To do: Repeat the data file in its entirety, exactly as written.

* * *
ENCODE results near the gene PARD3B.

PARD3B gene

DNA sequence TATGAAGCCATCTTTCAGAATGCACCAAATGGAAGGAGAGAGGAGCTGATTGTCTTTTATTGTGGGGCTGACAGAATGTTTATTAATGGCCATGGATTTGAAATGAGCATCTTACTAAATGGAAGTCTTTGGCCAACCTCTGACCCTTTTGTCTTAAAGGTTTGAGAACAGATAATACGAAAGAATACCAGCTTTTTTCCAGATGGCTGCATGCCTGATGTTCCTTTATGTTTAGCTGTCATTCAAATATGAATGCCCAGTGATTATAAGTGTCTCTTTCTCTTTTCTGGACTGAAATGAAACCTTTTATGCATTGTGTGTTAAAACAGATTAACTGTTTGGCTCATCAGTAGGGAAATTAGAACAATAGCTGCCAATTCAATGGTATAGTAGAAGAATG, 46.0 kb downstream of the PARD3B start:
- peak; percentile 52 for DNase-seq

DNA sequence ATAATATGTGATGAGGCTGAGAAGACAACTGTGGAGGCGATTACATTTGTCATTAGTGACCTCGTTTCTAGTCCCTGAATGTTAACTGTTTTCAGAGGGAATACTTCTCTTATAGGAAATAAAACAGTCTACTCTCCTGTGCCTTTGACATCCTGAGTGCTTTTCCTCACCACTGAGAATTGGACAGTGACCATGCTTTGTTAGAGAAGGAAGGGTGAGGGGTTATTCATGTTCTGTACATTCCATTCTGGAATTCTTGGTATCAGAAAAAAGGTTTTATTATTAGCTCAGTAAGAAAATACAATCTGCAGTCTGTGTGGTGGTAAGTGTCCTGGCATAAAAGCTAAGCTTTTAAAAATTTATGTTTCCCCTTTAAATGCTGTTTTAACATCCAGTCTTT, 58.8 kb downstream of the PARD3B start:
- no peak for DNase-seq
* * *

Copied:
ENCODE results near the gene PARD3B.

PARD3B gene

DNA sequence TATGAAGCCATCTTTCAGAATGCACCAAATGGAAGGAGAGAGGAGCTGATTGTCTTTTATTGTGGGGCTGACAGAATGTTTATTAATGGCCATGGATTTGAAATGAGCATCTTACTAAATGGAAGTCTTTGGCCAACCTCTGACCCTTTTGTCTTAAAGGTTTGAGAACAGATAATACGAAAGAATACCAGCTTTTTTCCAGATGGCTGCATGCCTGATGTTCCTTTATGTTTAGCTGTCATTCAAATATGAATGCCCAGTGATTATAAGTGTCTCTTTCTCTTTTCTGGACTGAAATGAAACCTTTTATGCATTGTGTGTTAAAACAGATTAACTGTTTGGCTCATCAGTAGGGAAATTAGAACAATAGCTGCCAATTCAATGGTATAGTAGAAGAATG, 46.0 kb downstream of the PARD3B start:
- peak; percentile 52 for DNase-seq

DNA sequence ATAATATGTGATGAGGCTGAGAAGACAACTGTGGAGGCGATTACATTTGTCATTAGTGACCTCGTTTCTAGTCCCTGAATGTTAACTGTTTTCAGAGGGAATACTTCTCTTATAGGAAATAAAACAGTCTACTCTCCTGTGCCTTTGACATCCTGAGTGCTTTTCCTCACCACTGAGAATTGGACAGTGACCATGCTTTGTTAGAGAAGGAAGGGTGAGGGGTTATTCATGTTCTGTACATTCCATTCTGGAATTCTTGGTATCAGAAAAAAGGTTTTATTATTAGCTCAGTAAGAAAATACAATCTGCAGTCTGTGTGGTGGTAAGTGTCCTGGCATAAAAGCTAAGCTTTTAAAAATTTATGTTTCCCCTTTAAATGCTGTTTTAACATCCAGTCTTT, 58.8 kb downstream of the PARD3B start:
- no peak for DNase-seq